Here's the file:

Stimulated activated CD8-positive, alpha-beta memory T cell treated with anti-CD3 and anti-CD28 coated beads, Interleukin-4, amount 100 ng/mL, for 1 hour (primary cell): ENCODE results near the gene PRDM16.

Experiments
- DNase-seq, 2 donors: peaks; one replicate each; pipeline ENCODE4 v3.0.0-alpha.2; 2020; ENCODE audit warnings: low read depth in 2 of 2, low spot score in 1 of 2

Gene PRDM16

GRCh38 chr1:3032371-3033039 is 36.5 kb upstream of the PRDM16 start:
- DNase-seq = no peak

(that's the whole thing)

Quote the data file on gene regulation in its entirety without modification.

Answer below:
Stimulated activated CD8-positive, alpha-beta memory T cell treated with anti-CD3 and anti-CD28 coated beads, Interleukin-4, amount 100 ng/mL, for 1 hour (primary cell): ENCODE results near the gene PRDM16.

Experiments
- DNase-seq, 2 donors: peaks; one replicate each; pipeline ENCODE4 v3.0.0-alpha.2; 2020; ENCODE audit warnings: low read depth in 2 of 2, low spot score in 1 of 2

Gene PRDM16

GRCh38 chr1:3032371-3033039 is 36.5 kb upstream of the PRDM16 start:
- DNase-seq = no peak